It is possible that regular intermittent catheterisations along with anticholinergic medication right from the time of rehabilitation after this patient sustained paraplegia might have prevented the series of urological complications. Key components to successful management of external drainage of kidney in this patient are:  use of size 14 French pigtail catheter for long-term nephrostomy,  anchoring the catheter to skin to with Percufix catheter cuff to prevent accidental tug , replacing the nephrostomy dressing once a week by the same team in order to provide continuity of care, and  changing nephrostomy catheter every six months by a senior radiologist.
We review urological procedures performed on a spinal cord injury patient during three decades.
A 23-year-old male patient sustained T-12 paraplegia in 1971. In 1972, intravenous urography showed both kidneys functioning well; division of external urethral sphincter was performed. In 1976, reimplantation of left ureter (Lich-Gregoir) was carried out for vesicoureteric reflux. As reflux persisted, left ureter was reimplanted by psoas hitch-Boari flap technique in 1978.
This patient suffered from severe pain in legs; intrathecal injection of phenol was performed twice in 1979. The segment bearing the scarred spinal cord was removed in September 1982.
This patient required continuous catheter drainage. Deep median sphincterotomy was performed in 1984. As the left kidney showed little function, left nephroureterectomy was performed in 1986. In an attempt to obviate the need for an indwelling catheter, bladder neck resection and tri-radiate sphincterotomy were carried out in 1989; but these procedures proved futile. UroLume prosthesis was inserted and splinted the urethra from prostatic apex to bulb in October 1990. As mucosa was apposing distal to stent, in November 1990, second UroLume stent was hitched inside distal end of first. In March 1991, urethroscopy showed the distal end of the distal stent had fragmented; loose wires were removed. In April 1991, this patient developed sweating, shivering and haematuria. Urine showed Pseudomonas. Suprapubic cystostomy was performed. Suprapubic cystostomy was done again the next day, as the catheter was pulled out accidentally during night. Subsequently, a 16 Fr Silastic catheter was passed per urethra and suprapubic catheter was removed. In July 1993, Urocoil stent was put inside UroLume stent with distal end of Urocoil stent lying free in urethra. In September 1993, this patient was struggling to pass urine. Urocoil stent had migrated to bladder; therefore, Urocoil stent was removed and a Memotherm stent was deployed. This patient continued to experience trouble with micturition; therefore, Memotherm stent was removed. Currently, wires of UroLume stent protrude in to urethra, which tend to puncture the balloon of urethral Foley catheter, especially when the patient performs manual evacuation of bowels.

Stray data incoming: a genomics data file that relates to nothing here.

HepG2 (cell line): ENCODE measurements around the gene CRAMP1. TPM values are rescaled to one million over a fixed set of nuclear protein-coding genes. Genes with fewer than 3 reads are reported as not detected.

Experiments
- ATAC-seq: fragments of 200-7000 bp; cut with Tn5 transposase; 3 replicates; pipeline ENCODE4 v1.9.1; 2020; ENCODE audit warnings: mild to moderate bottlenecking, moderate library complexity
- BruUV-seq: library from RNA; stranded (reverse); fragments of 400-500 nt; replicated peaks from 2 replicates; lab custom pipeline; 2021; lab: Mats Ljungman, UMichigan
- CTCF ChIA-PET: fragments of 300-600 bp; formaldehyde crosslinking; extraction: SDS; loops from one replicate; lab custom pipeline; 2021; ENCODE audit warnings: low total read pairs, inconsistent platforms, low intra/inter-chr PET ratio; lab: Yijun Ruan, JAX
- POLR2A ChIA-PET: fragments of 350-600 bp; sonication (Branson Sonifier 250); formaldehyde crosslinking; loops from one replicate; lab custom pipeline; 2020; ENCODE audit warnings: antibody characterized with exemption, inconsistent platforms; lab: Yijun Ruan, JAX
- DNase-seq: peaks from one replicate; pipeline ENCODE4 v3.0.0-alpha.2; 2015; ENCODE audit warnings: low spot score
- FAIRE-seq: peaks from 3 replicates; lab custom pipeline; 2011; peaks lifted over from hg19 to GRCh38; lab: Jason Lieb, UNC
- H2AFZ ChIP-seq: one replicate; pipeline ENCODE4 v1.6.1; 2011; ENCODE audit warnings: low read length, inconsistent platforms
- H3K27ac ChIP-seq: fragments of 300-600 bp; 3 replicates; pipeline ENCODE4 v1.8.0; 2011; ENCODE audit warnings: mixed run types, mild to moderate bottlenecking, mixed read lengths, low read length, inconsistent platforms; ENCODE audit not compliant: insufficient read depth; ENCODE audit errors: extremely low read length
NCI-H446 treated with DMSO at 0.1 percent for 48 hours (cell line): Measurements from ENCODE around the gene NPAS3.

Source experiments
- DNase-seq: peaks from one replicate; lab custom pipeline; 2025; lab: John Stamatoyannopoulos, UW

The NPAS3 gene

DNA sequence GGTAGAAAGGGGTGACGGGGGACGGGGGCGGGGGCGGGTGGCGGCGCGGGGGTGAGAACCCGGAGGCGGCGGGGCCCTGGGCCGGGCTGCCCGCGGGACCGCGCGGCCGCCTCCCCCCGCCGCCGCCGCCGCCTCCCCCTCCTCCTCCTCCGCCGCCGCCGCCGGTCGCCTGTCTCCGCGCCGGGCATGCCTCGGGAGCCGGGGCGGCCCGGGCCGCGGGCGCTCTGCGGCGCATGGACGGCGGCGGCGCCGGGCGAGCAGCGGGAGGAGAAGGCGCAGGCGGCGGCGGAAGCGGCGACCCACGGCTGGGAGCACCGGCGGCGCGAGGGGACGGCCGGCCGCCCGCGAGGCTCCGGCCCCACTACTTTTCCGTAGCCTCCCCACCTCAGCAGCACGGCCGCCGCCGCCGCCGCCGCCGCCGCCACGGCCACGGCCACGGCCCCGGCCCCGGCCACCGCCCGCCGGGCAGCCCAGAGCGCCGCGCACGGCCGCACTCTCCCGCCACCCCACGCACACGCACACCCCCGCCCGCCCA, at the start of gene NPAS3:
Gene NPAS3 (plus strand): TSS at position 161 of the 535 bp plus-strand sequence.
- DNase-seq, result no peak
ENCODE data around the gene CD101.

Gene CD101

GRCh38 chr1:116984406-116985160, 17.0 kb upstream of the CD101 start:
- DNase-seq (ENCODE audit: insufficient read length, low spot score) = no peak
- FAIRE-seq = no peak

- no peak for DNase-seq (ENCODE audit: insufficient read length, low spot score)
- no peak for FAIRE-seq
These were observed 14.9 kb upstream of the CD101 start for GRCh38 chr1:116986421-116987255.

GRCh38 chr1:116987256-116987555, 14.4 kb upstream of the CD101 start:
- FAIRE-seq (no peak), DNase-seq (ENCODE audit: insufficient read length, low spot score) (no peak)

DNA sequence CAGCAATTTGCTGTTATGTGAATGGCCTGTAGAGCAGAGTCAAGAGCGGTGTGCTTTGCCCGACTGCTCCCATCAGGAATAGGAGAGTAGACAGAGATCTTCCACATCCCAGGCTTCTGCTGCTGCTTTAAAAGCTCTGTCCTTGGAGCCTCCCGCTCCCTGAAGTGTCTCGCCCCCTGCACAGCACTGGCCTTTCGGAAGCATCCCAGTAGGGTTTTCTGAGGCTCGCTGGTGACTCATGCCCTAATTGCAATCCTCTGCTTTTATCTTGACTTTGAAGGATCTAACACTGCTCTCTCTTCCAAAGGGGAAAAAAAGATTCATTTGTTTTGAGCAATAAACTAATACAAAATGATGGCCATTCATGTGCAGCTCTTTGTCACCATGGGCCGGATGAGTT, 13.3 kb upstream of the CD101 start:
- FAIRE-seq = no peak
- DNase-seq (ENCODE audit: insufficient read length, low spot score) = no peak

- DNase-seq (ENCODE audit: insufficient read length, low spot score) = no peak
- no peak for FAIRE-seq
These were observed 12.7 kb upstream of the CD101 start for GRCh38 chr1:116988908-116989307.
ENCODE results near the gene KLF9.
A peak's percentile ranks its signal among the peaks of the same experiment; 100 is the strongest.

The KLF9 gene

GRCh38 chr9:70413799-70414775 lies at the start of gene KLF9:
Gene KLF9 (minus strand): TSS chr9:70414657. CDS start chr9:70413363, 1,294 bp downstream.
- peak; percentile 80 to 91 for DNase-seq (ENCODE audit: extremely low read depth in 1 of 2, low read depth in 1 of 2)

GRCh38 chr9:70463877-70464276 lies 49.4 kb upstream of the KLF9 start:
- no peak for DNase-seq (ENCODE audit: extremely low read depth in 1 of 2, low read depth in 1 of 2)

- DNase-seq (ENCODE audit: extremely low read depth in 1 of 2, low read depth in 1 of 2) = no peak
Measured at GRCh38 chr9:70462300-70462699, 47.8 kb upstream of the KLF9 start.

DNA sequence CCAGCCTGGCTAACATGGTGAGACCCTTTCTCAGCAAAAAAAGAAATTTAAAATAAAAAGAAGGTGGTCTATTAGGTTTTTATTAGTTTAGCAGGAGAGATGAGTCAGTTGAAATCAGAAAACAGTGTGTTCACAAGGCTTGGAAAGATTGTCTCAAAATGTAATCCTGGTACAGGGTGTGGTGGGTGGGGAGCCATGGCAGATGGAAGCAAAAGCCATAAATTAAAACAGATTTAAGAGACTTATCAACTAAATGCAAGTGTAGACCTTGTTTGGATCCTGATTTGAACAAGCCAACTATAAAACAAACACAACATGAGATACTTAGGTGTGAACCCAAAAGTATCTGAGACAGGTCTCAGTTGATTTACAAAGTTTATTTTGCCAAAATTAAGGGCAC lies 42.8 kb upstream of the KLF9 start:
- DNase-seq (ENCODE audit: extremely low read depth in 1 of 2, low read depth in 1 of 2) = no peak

We failed to implement intermittent catheterisation along with anti-cholinergic therapy. Instead, we performed several urological procedures with unsatisfactory outcome; the patient lost his left kidney. We believe that honest review of clinical practice will help towards learning from past mistakes.
Distigmine, a long-acting anti-cholinesterase, is associated with side effects such as Parkinsonism, cholinergic crisis, and rhabdomyolysis. We report a spinal cord injury patient, who developed marked hydronephrosis and hydroureter after distigmine therapy, which led to a series of complications over subsequent years.